I have decided to forget that the Rays ever went to the west coast, so I'm not gonna talk about it. The Rays managed to take two of three from the Jays, and there's really no shame in dropping one to a guy who's among the league's best pitchers. It's too bad that Shields couldn't have locked down earlier in the game than he did, but there's no use crying about it (though if you'd told me after the second that he was going to make it through eight, I'd have called you crazy). Upon returning to St. Pete, the Rays did what they had to do, but...


Having dropped a game to the Blue Jays, the Rays' margin for error is somewhere in the vicinity of zero. This week, they welcome first the Orioles and then the Rangers to the Trop. They can probably afford to drop one of those six games, and no more.

One has to wonder whether Zaun's (and Springer's) veteran presence might give the Rays the kind of lift they seemed to get from having Percy and Floyd around last year. Speaking of guys I miss, Jonny Gomes is hitting a home run every 11.5 at-bats for the Reds. To put that in perspective, Albert Pujols hits one every 10.7 at-bats. Given the extent to which the Rays have struggled at the DH position, it's easy to wish they still had that kind of pop on the bench.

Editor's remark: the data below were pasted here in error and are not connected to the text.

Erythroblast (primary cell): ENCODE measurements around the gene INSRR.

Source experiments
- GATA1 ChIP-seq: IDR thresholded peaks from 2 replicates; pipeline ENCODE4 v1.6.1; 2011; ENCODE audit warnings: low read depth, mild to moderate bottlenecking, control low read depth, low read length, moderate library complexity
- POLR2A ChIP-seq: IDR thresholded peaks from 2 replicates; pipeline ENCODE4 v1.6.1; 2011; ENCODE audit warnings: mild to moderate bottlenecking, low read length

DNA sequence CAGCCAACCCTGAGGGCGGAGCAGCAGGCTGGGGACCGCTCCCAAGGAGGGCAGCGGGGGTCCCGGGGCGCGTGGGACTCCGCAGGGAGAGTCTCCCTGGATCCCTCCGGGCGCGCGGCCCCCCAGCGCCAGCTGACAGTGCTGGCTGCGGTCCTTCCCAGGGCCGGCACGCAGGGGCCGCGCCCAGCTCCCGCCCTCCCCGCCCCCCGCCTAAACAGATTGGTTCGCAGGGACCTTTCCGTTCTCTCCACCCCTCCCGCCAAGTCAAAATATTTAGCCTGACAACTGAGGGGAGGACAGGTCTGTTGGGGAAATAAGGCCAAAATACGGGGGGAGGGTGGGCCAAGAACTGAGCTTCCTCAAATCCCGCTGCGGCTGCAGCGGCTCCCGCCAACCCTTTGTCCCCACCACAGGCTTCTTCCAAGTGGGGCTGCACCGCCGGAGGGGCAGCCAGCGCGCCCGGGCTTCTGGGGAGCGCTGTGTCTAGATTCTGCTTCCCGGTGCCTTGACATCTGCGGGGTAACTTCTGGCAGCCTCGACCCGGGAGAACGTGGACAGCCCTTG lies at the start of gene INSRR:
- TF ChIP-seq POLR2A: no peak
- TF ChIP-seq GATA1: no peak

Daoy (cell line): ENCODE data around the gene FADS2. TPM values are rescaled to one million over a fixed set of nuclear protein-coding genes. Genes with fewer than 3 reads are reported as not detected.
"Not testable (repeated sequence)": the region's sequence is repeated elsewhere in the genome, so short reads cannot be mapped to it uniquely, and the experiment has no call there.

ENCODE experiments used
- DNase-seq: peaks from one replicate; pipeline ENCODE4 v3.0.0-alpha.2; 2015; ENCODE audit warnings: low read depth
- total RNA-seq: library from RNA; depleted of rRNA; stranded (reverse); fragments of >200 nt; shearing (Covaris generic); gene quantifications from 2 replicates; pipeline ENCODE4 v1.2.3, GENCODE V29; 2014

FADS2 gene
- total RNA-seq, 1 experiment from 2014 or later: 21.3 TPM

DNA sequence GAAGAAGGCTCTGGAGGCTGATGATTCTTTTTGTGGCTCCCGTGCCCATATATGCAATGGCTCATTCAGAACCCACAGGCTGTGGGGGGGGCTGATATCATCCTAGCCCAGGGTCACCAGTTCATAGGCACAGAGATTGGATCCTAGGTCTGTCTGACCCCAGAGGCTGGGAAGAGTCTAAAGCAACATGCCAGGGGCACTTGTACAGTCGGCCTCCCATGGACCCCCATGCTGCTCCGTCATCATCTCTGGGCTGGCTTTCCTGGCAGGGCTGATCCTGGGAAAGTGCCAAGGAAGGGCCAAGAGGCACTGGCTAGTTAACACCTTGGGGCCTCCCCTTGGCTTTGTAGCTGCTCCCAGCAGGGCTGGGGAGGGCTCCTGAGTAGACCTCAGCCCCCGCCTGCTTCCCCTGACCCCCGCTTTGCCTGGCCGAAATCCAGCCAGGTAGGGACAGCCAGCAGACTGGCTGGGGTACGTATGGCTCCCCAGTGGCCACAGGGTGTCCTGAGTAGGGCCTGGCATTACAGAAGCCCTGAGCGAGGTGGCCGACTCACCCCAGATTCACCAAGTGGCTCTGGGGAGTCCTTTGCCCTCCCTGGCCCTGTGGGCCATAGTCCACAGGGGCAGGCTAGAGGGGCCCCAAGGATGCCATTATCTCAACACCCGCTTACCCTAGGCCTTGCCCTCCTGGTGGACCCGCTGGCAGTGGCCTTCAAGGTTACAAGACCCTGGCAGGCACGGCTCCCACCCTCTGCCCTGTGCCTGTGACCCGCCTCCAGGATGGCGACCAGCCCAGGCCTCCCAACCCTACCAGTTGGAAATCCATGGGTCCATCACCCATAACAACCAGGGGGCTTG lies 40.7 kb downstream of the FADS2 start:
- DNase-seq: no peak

Jason Bartlett is now batting .377 from the lead-off spot with a .449 OBP and an absolutely torrid 1.101 OPS. We like.

The Rays have are eating healthy these days. It'd be nice if digestive regularity made their on-field performances more consistent. I wonder which of the players "still smuggle in greasy bags."

Midnight tonight is the deadline for the Rays to sign their top two draft picks, LeVon Washington and Kenny Diekroeger.

The coming week is huge for the Rays. Starting tomorrow, they have three games against the highly beatable Orioles, followed by three against the Texas Rangers. Meanwhile, the Red Sox go to Toronto, where they'll face Halladay on Wednesday, before hosting the Yankees over the weekend. This means the Rays have a legitimate shot at closing the gap in the Wild Card race, in which they trail the Sox by three games and the Rangers by 3.5. Helping the cause, the Orioles and Rangers will only send one left-handed starter against the Rays. There's a real chance that the Rays will finish the week at or close to the lead for the Wild Card, thus improving their chances at playing baseball in October (which, according to Coolstandings, is currently at 17.2%). There's no reason to think they won't do it, but I'll be crossing my fingers and holding my breath anyway.


- Dustin

P.S. In the comments over at Rays Index, somebody linked to this article, which offers some evidence in favor of the "Zaun brings much-needed veteran presence to the Rays" thesis.

P.P.S. The Rays' website is reporting that Washington and Diekroeger will not sign by the deadline. Diekroeger will play college ball at Stanford (understandably, I suppose, tho as a ten-year college student holding an advanced degree and a whole lotta debt, I'm not sure the money makes sense), and Washington--a Boras client, so who knows what'll actually happen--will likely find a college program (hopefully one close to home) as well.